Auckland-based artist Tali Sheppard is saying a big fuck you to the objectification of women in her newest single, "Powerful". Sheppard wrote the song because she was sick of hearing about the inequalities women face in their careers and decided to say something about it. The statement is clear in the music video, which features friends like Labour deputy leader Jacinda Ardern staring defiantly at the camera, and support from rapper Melodownz.
"Powerful" Is being released in partnership with Women's Refuge. Sheppard is donating all proceeds from the song to the charity, which supports victims of assault. We talked to the musician about the issues women face, and why she feels this song should be heard.
VICE: Why did you decide to do a song for charity?
Tali Sheppard: I've just been feeling really annoyed and frustrated lately, listening to a lot of women, especially in the music industry, relay stories to me about how they've been treated unfairly in certain aspects and how they're afraid to speak out about inequality because they're worried that doors of opportunity in the future will be closed for them. It's quite a patriarchal system that the music industry is run by, unfortunately. And so, I wanted to write this song more as like a middle finger to that whole sort of vibe.
I didn't initially set out to make it a charity thing but then I thought this is getting bigger than me, how can I make sure that this is a song that people hear and is strong? Okay, I'm going to give it to charity, and Women's Refuge fits perfectly.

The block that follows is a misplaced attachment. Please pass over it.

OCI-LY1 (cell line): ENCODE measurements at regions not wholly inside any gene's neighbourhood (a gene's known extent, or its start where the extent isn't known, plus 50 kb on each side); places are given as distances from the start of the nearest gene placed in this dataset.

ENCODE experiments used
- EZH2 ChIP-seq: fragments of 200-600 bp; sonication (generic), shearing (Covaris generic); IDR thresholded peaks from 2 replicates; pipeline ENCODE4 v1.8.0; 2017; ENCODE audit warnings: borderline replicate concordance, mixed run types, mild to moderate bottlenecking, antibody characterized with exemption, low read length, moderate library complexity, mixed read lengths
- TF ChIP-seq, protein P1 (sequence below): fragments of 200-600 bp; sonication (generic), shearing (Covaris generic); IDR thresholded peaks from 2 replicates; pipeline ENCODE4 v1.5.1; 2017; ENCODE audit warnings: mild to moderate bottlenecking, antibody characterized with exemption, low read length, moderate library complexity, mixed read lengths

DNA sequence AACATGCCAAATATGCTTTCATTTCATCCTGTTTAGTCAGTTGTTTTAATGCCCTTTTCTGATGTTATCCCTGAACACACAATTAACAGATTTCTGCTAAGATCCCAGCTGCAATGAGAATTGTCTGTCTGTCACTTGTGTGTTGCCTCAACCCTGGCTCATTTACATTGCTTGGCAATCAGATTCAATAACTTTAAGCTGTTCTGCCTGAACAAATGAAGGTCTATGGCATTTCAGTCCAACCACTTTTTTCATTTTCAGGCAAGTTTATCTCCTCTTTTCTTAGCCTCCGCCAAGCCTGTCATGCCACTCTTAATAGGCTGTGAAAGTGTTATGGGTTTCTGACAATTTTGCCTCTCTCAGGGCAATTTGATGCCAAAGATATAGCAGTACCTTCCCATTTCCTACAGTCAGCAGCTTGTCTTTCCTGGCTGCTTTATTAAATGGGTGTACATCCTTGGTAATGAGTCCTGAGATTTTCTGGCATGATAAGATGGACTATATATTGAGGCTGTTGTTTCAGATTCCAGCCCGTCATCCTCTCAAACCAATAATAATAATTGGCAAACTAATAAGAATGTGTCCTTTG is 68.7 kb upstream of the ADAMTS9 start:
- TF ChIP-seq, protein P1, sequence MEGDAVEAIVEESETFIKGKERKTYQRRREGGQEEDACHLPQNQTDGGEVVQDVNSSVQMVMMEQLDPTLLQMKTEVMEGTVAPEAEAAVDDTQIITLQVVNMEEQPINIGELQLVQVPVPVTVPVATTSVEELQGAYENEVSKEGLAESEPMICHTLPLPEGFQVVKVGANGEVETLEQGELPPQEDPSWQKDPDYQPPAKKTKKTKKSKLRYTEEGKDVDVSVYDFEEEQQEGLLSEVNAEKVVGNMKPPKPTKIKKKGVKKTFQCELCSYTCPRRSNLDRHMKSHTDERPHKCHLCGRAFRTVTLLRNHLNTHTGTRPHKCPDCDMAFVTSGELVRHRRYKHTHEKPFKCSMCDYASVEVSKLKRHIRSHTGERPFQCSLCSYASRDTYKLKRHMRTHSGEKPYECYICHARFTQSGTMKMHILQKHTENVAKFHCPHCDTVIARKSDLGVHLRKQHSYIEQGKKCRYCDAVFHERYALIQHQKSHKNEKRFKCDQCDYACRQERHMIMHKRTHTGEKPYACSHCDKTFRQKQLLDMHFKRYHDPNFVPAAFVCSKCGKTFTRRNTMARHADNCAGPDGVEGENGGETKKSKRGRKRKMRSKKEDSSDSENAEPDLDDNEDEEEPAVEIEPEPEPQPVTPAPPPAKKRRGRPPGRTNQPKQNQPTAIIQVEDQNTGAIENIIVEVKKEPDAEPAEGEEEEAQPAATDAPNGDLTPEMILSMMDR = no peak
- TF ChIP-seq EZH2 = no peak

Who are the women in the video? There are a few recognisable faces in there.
Yes, one of the faces that you may recognise is Jacinda Ardern, Labour MP. She's not only a friend of mine but she's somebody that I really respect and admire because she stands up for what she believes too. She and I have had conversations in the past about how often people don't like us or they see us as aggressive because in our careers, we're seen as very forthright, and ruffling feathers and making people very uncomfortable. So, who better to have in it than someone like Jacinda, who's definitely blazing trails and ruffling feathers, and good on her for doing so.
And also, DJ Aroha in there, she's another incredible woman I've worked with who's very talented, very ambitious, and who's certainly had her share of shit thrown at her, and yet she just keeps on keeping on.
What advice would give to young girls or other women who are in male dominated/patriarchal industries?
Well, see it's hard because on one hand I want to be like, don't stop, and say what you think and don't be afraid! And I do encourage that. But I also think, be careful. If you want to be in the music industry—I can't really speak for other industries, but music obviously I know a lot about— be prepared to be judged, be prepared to be criticised. Be prepared to be hated. Be prepared for the negative shit because it exists.
When do you feel your most powerful?
I often feel very powerful when I'm on stage, especially if I'm with my husband DJing, or my girl Aroha. I feel very powerful when I'm onstage and I'm giving my energy and I'm giving my love, and the audience is giving back loads of love. There's an awesome connection between us, and it becomes less about individual power and more about the positive power that's in the room
What about your least powerful?
I feel my least powerful when I'm in pain. I'm somebody who prides myself on being fit and being strong, and when I'm in physical pain it often makes me quite down and quite depressed because I'm not able to be as fit and strong as I like. I mean PMT man. That's got to be when everybody feels the least powerful. When I'm curled up with my hot water bottle!
And also, I feel powerless when I see things that I can't change. Things that are bigger than me that I can't change on my own, that frustrates me too.
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